Other groups in British society are even more occluded. The various memorials to Alan Turing are among the few to a non-straight individual. Yet neither his place in the history of sexuality nor that of Mary Seacole, the subject of the adjacent statue on St Mary’s Terrace in West London, in Black history is conveyed either by the representation or interpretation. Turing is commemorated for what he did for the British state, but even in the interpretation at the statue of him in the gay quarter of Manchester there is no representation of what the British state did to him and hundreds of other gay men. Nor was there any representation of the estimated 19,000 slaves for whose deaths Colston’s company was responsible in Bristol. The nearest Britain has got to confronting that uncomfortable past in a memorial is in the representation of the slaves thrown overboard in the recent installation of Fons Americanus in the Tate Modern. Even then it took an outsider, the African-American artist Kara Walker, to raise the issue. This was a temporary batsqueak of protest against the chorus of imperial statues. Accordingly, if statues implausibly convey British history, then it is clearly one that is both heavily skewed and exclusive.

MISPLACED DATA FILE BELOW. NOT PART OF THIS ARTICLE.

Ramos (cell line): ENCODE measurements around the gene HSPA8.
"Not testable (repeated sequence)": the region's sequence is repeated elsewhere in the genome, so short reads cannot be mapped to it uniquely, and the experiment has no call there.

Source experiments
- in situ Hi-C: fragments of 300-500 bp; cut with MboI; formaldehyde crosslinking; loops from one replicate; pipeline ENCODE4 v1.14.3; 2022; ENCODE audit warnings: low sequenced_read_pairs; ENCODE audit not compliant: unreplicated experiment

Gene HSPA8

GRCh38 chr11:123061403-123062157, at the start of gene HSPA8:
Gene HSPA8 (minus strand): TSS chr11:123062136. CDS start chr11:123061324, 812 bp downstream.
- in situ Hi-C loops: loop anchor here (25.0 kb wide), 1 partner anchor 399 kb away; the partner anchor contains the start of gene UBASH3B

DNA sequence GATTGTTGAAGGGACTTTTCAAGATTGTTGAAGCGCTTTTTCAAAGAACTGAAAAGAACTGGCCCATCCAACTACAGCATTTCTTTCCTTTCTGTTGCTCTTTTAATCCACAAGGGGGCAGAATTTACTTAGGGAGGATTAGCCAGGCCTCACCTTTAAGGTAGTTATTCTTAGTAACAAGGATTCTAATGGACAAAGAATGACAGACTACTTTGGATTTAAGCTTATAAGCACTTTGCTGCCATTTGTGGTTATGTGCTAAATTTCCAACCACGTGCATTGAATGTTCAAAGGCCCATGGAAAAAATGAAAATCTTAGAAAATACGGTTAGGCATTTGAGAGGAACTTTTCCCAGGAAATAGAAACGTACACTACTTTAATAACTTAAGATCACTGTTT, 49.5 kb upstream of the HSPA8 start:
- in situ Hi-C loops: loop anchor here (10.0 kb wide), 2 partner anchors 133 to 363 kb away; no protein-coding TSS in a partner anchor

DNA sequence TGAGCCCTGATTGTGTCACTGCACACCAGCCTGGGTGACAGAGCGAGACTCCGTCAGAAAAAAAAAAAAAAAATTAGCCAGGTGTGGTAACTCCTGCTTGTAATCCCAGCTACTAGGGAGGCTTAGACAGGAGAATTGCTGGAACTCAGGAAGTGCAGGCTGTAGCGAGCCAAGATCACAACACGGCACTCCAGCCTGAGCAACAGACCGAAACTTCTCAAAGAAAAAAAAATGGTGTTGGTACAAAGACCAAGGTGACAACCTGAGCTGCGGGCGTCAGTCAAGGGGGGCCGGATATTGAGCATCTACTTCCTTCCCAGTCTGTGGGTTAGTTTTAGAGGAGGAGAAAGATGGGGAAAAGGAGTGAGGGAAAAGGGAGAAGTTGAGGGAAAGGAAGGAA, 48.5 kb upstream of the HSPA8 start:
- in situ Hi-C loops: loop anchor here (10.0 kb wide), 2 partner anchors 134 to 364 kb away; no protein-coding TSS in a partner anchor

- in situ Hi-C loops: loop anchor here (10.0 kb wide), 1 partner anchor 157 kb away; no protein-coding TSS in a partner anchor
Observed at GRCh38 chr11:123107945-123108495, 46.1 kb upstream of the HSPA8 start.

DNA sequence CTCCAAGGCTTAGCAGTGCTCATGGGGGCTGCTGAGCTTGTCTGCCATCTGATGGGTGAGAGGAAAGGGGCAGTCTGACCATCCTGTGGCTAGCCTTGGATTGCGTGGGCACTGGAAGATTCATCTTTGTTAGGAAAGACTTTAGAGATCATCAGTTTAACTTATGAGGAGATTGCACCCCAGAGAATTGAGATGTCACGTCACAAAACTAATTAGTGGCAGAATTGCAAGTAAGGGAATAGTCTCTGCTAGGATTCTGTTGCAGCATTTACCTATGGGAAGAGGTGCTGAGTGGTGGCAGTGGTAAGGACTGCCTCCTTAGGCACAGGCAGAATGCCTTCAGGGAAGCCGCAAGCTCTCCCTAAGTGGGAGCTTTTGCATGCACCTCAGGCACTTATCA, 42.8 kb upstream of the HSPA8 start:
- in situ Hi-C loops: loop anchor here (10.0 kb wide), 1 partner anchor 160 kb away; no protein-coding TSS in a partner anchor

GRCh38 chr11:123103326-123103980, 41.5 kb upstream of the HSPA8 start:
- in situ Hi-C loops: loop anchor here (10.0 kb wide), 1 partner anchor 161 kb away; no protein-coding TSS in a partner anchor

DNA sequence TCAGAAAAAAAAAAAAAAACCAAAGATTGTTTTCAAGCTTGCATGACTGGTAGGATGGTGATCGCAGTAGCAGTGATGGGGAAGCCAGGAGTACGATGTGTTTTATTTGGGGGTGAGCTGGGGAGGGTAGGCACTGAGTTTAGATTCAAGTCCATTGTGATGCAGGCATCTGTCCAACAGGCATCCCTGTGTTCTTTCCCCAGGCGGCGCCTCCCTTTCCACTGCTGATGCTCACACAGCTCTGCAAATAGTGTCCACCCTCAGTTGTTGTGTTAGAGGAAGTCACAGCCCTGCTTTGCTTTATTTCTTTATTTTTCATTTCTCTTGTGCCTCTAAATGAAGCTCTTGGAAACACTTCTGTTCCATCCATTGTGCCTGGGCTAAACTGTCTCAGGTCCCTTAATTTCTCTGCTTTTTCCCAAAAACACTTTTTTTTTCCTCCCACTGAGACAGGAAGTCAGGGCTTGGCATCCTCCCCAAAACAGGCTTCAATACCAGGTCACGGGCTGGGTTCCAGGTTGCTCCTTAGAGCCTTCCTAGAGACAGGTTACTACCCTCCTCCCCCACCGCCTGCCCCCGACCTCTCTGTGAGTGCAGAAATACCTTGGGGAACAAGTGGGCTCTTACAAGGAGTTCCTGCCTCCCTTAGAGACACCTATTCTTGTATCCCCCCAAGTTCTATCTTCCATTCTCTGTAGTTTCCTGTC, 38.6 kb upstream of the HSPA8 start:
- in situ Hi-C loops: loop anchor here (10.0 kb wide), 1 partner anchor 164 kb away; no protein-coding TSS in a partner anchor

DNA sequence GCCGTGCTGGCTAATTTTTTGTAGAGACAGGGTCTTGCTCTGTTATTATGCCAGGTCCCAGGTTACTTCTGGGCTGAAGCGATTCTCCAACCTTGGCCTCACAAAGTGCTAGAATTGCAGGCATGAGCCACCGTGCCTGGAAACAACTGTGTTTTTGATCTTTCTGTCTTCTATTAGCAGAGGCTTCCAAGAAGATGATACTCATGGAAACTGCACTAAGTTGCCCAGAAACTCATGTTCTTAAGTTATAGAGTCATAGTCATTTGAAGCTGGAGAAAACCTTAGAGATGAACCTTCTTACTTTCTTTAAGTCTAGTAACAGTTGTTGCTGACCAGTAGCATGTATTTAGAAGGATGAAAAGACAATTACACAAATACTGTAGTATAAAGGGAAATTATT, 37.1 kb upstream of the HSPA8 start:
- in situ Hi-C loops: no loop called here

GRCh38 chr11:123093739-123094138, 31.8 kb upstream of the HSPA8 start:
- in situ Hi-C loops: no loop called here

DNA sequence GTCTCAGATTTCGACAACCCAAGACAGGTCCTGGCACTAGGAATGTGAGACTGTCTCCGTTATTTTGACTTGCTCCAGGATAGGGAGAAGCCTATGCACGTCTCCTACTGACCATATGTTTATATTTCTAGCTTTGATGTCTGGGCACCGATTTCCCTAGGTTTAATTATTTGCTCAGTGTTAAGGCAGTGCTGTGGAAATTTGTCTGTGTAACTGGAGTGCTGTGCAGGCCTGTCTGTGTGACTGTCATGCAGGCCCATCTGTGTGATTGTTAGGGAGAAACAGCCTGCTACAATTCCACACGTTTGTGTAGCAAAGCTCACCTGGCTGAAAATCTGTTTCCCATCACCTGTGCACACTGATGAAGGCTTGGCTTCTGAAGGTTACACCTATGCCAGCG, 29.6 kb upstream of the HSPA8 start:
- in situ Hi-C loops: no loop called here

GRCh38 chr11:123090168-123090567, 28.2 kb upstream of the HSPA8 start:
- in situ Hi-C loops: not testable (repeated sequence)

Long after Fons Americanus has been dismantled the celebration of British imperialism it critiques – the Victoria Memorial outside Buckingham Palace – will still be standing, whitewashing that imperial past. It is time, therefore, to recognise that such public monuments are not neutral. They are created for particular ends and convey particular, often problematic, narratives. All too often, they do not so much teach history as bowdlerise the Past. For instance, there may be a monument to the animals who died in two world wars, but the suggestion in 1916 that a mosque should be built in London to commemorate the thousands of Muslims who were then fighting and dying for Britain was roundly dismissed. No wonder only 22 per cent of the public appreciate that Muslims fought for Britain in those conflicts.
Monuments, by their emphases and absences, distort history as much as they inform it. The narratives they intrude into the Present about power structures, values, and (too often) violence need to be challenged. This doesn’t have to be done by removal. The ironic way in which the monument to the Red Army in the King’s Garden in Sofia has been regularly repainted by protesters to make political statements is a different, and in many ways wittier, way of engaging in the dialogue between the Past and the Present that these monuments represent. As the added caption so aptly put it when these protesters painted the monument to look like Captain America, Ronald McDonald and assorted other American icons, this way these monuments are kept ‘In Pace with the Times’.
Pippa Catterall is Professor of History and Policy at the University of Westminster
All articles posted on this blog give the views of the author(s), and not the position of LSE British Politics and Policy, nor of the London School of Economics and Political Science. Featured image credit: Photo by James Eades on Unsplash.
Interesting article, I would be grateful if you could share any sources you consulted for this.